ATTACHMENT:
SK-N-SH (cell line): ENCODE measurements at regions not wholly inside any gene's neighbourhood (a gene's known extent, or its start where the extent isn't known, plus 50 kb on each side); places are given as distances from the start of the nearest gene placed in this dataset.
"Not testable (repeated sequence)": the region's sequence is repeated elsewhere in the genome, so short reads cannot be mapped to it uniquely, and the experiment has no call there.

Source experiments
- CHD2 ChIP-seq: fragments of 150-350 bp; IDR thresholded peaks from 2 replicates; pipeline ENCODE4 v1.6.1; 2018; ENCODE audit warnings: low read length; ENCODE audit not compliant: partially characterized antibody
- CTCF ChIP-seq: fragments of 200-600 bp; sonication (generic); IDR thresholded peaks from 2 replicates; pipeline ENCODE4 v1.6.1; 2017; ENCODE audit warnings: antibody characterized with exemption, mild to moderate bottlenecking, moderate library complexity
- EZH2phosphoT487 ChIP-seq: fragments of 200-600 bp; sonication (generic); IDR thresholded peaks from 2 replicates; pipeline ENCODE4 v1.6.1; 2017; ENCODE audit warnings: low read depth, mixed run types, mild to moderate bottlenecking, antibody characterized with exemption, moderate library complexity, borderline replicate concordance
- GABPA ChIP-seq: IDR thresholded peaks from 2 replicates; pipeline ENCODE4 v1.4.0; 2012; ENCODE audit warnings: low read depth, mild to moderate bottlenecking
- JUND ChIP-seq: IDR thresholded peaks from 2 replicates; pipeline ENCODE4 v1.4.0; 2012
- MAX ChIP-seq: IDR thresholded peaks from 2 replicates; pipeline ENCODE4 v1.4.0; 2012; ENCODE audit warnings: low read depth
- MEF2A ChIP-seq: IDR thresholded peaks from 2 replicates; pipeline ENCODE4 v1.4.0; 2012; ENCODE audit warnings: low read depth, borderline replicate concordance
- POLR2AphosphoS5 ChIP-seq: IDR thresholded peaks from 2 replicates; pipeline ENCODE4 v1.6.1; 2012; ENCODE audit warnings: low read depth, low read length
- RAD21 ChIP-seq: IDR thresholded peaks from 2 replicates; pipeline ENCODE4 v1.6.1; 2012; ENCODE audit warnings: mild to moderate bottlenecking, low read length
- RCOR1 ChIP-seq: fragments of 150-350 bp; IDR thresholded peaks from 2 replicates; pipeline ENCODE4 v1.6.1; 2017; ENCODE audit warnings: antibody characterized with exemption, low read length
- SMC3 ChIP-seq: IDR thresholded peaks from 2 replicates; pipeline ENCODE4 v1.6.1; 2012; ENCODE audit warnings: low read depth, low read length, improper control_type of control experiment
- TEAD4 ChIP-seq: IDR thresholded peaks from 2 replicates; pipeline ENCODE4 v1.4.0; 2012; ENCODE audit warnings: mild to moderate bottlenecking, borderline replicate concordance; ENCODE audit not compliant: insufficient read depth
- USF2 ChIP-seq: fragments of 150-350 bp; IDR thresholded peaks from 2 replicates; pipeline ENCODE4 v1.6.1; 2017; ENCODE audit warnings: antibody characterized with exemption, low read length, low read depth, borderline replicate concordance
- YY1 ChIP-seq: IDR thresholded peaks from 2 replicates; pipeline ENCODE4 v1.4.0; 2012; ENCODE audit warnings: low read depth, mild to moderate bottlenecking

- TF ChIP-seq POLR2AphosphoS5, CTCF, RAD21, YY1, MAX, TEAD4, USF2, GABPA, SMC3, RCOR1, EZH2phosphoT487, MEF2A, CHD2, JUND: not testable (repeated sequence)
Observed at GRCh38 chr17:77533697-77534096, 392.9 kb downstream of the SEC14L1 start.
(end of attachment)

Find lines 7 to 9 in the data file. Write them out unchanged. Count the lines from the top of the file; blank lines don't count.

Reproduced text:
- GABPA ChIP-seq: IDR thresholded peaks from 2 replicates; pipeline ENCODE4 v1.4.0; 2012; ENCODE audit warnings: low read depth, mild to moderate bottlenecking
- JUND ChIP-seq: IDR thresholded peaks from 2 replicates; pipeline ENCODE4 v1.4.0; 2012
- MAX ChIP-seq: IDR thresholded peaks from 2 replicates; pipeline ENCODE4 v1.4.0; 2012; ENCODE audit warnings: low read depth